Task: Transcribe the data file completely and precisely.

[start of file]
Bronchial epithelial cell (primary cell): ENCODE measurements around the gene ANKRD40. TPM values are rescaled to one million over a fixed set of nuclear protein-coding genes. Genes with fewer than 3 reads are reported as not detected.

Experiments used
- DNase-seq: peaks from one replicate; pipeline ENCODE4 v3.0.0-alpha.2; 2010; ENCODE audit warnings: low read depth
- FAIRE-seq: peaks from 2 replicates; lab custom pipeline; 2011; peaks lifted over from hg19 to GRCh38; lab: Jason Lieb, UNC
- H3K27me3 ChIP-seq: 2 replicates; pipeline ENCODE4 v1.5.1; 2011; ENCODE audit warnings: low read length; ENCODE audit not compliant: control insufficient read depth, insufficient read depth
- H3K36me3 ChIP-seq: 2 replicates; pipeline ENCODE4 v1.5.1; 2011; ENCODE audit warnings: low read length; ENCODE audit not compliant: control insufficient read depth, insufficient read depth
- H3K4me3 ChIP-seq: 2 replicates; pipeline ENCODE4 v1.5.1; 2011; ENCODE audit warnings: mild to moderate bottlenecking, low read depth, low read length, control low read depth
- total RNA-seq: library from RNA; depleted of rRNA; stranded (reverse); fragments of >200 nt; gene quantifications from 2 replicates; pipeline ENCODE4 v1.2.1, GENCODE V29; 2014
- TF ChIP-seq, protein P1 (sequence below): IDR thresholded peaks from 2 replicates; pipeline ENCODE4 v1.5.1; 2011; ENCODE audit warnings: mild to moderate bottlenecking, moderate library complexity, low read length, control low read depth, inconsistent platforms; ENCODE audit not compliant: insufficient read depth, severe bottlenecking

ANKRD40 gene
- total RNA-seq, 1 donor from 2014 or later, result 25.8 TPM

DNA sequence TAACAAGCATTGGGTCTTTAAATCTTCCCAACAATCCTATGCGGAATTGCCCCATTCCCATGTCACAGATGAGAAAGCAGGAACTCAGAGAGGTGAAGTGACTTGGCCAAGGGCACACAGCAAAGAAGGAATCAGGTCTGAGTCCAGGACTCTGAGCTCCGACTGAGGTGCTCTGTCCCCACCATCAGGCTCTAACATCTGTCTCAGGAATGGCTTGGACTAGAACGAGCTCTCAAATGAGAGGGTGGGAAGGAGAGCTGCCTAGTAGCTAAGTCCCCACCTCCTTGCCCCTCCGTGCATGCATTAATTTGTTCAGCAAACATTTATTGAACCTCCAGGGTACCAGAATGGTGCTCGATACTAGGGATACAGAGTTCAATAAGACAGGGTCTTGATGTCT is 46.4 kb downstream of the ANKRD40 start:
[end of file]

Bronchial epithelial cell (primary cell): ENCODE measurements around the gene ANKRD40. TPM values are rescaled to one million over a fixed set of nuclear protein-coding genes. Genes with fewer than 3 reads are reported as not detected.

Experiments used
- DNase-seq: peaks from one replicate; pipeline ENCODE4 v3.0.0-alpha.2; 2010; ENCODE audit warnings: low read depth
- FAIRE-seq: peaks from 2 replicates; lab custom pipeline; 2011; peaks lifted over from hg19 to GRCh38; lab: Jason Lieb, UNC
- H3K27me3 ChIP-seq: 2 replicates; pipeline ENCODE4 v1.5.1; 2011; ENCODE audit warnings: low read length; ENCODE audit not compliant: control insufficient read depth, insufficient read depth
- H3K36me3 ChIP-seq: 2 replicates; pipeline ENCODE4 v1.5.1; 2011; ENCODE audit warnings: low read length; ENCODE audit not compliant: control insufficient read depth, insufficient read depth
- H3K4me3 ChIP-seq: 2 replicates; pipeline ENCODE4 v1.5.1; 2011; ENCODE audit warnings: mild to moderate bottlenecking, low read depth, low read length, control low read depth
- total RNA-seq: library from RNA; depleted of rRNA; stranded (reverse); fragments of >200 nt; gene quantifications from 2 replicates; pipeline ENCODE4 v1.2.1, GENCODE V29; 2014
- TF ChIP-seq, protein P1 (sequence below): IDR thresholded peaks from 2 replicates; pipeline ENCODE4 v1.5.1; 2011; ENCODE audit warnings: mild to moderate bottlenecking, moderate library complexity, low read length, control low read depth, inconsistent platforms; ENCODE audit not compliant: insufficient read depth, severe bottlenecking

ANKRD40 gene
- total RNA-seq, 1 donor from 2014 or later, result 25.8 TPM

DNA sequence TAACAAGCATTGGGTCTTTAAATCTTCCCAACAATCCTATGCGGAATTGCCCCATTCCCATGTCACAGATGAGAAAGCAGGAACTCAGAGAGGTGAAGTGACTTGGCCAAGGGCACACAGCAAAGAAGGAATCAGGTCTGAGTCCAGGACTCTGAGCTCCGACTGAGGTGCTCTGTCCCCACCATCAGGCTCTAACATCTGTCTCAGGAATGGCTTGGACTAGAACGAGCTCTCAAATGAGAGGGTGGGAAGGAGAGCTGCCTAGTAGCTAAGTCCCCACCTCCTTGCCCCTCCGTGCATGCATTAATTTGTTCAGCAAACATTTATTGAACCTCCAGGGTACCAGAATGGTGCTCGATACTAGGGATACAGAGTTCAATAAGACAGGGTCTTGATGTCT is 46.4 kb downstream of the ANKRD40 start: